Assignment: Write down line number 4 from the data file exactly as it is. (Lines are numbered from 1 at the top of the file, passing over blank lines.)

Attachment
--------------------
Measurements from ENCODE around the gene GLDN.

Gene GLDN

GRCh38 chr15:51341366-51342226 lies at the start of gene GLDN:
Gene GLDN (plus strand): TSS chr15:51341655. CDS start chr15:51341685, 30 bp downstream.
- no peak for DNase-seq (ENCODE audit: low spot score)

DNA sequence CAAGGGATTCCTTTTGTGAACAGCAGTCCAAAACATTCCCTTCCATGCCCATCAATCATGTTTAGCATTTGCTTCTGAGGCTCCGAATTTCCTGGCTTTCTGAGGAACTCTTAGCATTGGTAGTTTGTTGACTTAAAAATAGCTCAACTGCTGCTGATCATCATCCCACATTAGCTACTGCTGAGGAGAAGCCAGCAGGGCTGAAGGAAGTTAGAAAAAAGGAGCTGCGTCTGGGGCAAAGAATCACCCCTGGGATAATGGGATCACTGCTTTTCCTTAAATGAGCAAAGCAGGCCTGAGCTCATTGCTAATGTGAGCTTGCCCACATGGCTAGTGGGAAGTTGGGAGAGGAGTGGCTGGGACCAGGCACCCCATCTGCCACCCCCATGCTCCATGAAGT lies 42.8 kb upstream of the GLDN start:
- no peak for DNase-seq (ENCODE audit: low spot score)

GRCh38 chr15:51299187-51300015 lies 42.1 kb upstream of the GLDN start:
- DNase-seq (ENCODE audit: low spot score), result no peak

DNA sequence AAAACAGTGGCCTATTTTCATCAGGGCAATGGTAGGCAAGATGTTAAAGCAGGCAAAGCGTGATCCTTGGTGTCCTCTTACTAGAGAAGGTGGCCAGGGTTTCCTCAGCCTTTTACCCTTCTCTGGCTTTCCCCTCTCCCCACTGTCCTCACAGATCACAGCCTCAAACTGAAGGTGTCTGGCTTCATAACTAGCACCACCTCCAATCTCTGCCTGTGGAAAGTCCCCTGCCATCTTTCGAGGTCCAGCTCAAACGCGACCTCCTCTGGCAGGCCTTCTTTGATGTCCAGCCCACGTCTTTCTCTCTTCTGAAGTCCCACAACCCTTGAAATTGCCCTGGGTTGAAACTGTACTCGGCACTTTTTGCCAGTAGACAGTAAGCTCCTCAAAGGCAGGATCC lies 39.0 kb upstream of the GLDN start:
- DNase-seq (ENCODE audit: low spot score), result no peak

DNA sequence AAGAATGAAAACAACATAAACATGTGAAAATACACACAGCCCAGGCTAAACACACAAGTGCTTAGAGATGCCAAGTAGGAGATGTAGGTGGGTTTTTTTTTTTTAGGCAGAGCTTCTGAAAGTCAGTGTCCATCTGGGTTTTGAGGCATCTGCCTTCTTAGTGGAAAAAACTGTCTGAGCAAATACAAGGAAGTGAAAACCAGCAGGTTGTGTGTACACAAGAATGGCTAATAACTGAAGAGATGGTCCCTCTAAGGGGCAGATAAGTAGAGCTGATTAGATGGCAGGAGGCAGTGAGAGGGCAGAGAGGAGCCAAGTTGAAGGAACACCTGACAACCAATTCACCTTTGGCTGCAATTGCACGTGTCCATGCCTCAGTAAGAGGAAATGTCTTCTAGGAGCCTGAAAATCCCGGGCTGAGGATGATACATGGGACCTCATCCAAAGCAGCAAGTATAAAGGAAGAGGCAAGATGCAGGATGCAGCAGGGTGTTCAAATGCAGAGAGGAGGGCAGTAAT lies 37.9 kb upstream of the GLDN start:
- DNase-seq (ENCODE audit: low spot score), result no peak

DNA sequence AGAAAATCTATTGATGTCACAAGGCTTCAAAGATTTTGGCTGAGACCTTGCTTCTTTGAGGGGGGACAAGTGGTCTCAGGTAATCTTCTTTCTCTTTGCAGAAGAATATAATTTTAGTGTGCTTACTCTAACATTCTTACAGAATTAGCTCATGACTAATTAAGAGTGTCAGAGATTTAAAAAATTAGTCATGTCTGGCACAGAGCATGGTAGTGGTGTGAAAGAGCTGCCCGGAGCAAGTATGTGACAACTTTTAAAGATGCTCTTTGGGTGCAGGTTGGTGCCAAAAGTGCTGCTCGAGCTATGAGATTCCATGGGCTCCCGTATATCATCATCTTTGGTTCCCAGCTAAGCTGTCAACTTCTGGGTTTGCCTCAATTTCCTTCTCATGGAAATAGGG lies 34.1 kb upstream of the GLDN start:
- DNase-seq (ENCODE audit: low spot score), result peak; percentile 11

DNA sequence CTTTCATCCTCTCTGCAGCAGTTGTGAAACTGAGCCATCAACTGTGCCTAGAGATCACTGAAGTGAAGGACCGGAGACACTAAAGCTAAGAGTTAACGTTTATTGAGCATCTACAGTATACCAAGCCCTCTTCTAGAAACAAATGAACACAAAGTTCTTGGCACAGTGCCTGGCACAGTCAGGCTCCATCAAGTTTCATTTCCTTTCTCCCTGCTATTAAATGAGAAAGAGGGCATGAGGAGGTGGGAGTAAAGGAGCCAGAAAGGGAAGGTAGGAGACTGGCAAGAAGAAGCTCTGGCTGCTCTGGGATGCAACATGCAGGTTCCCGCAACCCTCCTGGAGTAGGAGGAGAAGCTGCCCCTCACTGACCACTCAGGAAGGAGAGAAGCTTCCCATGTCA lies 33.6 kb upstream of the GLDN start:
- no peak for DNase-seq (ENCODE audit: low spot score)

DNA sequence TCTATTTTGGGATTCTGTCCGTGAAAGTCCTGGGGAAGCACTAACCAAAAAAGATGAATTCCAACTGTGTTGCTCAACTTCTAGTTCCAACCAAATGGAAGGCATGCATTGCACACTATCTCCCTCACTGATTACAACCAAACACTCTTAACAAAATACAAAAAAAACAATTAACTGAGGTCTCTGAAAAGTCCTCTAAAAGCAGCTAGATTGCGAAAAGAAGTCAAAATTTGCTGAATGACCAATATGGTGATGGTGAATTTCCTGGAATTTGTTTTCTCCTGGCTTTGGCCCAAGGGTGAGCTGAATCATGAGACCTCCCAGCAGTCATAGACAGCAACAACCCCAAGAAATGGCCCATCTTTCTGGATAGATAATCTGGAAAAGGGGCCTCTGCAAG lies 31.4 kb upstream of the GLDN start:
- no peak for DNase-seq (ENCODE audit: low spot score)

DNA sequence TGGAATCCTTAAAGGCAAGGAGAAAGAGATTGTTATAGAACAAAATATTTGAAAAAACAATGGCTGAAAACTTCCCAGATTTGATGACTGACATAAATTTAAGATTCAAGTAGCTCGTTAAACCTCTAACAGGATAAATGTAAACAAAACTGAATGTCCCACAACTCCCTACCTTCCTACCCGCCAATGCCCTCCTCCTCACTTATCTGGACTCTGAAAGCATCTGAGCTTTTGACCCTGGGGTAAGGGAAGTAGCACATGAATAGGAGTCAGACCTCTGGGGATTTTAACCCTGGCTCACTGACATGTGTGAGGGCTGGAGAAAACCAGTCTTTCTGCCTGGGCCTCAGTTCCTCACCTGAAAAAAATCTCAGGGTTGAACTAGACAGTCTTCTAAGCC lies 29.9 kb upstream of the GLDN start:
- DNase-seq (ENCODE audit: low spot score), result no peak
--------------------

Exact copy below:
Gene GLDN (plus strand): TSS chr15:51341655. CDS start chr15:51341685, 30 bp downstream.